Fogelberg Rota, Stefano. The Queen Danced Alone: Court Ballet in Sweden during the Reign of Queen Christina (1638-1654). Tours: Centre d'études supérieures de la Renaissance, Turnhout: Brepols Publishers, 2018.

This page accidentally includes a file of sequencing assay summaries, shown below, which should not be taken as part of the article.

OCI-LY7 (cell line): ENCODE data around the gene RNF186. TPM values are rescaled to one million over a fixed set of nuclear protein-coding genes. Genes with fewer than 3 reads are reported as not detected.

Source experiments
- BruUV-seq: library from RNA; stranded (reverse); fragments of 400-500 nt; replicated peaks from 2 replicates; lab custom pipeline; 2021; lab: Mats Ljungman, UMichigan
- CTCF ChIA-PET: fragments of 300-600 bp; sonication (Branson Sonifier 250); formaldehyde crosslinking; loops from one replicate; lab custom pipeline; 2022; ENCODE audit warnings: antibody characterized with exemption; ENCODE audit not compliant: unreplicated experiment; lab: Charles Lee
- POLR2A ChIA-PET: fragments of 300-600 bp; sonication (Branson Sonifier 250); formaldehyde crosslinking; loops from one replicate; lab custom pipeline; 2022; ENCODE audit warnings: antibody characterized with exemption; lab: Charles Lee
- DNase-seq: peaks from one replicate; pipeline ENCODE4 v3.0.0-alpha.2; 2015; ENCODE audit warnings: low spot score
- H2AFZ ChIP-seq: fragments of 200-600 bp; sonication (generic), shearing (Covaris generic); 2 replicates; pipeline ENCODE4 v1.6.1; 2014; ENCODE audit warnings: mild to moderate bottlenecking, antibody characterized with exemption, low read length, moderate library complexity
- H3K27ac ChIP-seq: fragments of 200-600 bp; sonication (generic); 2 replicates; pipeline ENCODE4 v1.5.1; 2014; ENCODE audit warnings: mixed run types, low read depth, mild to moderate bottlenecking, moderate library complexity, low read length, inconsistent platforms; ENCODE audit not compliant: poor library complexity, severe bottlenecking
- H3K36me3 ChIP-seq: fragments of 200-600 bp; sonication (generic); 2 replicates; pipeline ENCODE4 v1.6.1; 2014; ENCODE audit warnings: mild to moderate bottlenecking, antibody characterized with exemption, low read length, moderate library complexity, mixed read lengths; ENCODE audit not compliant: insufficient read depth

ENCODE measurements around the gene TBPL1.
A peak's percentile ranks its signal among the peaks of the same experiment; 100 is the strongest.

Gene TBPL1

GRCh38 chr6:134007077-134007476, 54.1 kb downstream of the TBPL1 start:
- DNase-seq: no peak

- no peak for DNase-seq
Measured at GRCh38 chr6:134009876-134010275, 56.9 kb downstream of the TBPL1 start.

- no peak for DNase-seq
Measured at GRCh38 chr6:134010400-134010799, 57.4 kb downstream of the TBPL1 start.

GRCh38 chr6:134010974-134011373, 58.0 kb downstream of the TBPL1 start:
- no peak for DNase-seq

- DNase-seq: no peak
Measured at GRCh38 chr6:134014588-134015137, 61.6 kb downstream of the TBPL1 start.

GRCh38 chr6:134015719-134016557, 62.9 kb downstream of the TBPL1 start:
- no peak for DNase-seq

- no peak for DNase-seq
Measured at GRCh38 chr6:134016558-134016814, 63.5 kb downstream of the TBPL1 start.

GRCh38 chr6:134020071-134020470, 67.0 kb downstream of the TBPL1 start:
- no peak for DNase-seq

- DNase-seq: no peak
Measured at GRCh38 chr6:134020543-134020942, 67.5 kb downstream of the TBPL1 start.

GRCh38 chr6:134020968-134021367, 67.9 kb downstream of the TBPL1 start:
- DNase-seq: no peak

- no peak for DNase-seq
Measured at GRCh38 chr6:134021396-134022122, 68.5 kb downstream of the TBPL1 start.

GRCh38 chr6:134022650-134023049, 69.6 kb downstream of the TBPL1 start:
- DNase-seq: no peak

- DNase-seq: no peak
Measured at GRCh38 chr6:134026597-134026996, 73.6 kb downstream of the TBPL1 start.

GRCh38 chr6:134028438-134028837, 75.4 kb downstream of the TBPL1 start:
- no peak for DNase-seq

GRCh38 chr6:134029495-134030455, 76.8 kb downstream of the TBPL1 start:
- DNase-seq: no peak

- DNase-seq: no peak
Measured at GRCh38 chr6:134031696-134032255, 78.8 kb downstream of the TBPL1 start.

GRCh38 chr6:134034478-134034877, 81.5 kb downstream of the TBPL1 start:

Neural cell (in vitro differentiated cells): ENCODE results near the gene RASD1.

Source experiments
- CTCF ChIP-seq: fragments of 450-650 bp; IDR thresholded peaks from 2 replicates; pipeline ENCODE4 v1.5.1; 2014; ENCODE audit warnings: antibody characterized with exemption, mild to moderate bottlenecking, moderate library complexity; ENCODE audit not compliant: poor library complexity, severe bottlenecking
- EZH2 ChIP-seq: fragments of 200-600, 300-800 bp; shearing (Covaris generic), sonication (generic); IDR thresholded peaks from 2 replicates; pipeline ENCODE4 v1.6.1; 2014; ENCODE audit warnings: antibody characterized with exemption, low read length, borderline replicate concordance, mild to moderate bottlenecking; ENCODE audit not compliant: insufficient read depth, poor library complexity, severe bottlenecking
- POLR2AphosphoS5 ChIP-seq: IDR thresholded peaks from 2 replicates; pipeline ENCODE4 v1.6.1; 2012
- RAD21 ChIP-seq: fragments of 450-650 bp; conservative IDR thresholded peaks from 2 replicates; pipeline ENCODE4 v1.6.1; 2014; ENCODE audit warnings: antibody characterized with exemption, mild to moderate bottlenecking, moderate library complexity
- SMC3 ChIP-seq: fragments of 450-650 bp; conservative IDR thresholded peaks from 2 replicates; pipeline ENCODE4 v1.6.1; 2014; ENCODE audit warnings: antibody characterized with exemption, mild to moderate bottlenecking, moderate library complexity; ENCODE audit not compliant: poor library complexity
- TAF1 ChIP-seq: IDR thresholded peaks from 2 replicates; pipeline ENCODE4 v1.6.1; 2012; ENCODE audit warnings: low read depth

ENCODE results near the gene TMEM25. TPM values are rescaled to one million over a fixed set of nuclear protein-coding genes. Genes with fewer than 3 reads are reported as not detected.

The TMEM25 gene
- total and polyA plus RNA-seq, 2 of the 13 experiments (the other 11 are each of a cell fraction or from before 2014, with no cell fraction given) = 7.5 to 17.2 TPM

Queen Christina of Sweden danced herself in the ballets she promoted. From the beginning of her personal rule until her abdication (1644–1654) court ballet was Christina’s privileged medium of political propaganda. The Queen Danced Alone is the first monograph on court ballet during Christina’s reign that offers an in-depth analysis of all extant libretti and performances. Based on unstudied and unpublished sources The Queen Danced Alone offers a survey of participants in the production and performances – authors, dancers, musicians, artists – as well as the arts involved: dance, music, poetry, set design and costumes. Christina’s patronage is especially evident in the heroic motives of the ballets. Her self-fashioning through the parts of the goddesses Diana and Pallas mirrored her role as a young, unmarried and learned monarch and aimed at liberating her from the expectation of providing an heir to the throne. The praise of virtues such as self-control and chastity represented her as a superior being devoted to wisdom. Christina’s ballets supported her most important aim: independence.